"Paul Kaiser" <[EMAIL PROTECTED]> wrote in message
> I have around 50 checkboxes on an HTML form. Their "value" is "1". So,
> when a user check the box, then no problem -- the value returned by the
> form is "1" and I can enter that into my SQL database.
> If the user does not check the box, I'm in trouble, because the "value"
> does not default to "0", but rather <nil> I'm guessing...

You can take advantage of the way PHP parses passed values...

If you have two (or more) form inputs with the same name, the last value
over-writes the previous one(s).  ie if your script is called like
then you get
  $_GET["n"] == 1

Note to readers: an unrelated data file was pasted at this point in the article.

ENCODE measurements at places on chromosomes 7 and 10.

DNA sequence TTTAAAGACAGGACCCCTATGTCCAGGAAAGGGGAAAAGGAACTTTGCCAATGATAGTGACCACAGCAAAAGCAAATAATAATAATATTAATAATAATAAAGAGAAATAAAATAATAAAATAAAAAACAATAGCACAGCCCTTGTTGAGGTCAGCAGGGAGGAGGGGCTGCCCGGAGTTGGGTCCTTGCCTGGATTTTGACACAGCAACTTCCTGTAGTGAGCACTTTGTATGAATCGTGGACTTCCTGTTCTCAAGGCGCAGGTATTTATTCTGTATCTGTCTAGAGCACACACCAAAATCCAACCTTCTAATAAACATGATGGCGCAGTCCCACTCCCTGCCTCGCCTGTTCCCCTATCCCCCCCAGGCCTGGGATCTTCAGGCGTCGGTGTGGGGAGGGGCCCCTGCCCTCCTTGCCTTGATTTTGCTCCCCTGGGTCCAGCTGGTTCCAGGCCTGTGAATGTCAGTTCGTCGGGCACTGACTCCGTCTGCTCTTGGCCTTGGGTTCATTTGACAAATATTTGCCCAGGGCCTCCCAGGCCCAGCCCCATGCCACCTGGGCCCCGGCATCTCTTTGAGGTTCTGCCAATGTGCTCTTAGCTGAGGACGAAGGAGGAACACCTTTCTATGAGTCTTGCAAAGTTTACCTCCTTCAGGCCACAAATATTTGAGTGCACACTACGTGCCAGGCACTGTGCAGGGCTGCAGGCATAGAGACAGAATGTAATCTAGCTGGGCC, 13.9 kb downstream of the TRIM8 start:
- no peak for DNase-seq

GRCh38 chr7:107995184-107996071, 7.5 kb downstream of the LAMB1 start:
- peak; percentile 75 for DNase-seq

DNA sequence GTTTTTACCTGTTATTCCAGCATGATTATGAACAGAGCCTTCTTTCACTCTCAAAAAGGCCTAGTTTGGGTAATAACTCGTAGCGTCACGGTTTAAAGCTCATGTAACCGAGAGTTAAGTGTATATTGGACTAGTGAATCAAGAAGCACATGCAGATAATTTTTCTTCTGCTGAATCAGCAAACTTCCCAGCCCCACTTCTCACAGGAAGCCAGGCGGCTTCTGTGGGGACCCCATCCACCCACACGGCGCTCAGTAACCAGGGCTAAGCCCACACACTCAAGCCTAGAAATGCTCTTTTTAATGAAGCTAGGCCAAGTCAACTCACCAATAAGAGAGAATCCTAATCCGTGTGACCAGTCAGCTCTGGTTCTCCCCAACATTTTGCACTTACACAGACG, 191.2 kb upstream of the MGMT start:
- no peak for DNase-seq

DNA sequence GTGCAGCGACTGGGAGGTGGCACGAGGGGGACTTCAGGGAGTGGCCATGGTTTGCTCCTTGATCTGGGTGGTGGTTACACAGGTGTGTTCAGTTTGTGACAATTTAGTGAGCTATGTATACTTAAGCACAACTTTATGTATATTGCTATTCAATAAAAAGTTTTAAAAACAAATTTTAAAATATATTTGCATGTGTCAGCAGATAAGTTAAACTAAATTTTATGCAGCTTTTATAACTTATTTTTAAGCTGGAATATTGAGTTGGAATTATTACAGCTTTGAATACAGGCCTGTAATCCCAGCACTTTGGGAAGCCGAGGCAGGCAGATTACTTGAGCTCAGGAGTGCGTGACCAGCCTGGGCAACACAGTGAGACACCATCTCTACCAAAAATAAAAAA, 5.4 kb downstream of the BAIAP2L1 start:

Sure, you say, but how can I make use of that?

Well, if the last value weren't sent, you would still have the previous
value, ie $_GET["n"] == 0

Try this:

    <input type=hidden name=n value=0>        // this value is *always* sent
    <input type=checkbox name=n value=1>    // this value is only sent if

NOTE:  the order is important!  The conditional input must come *after*
the default!

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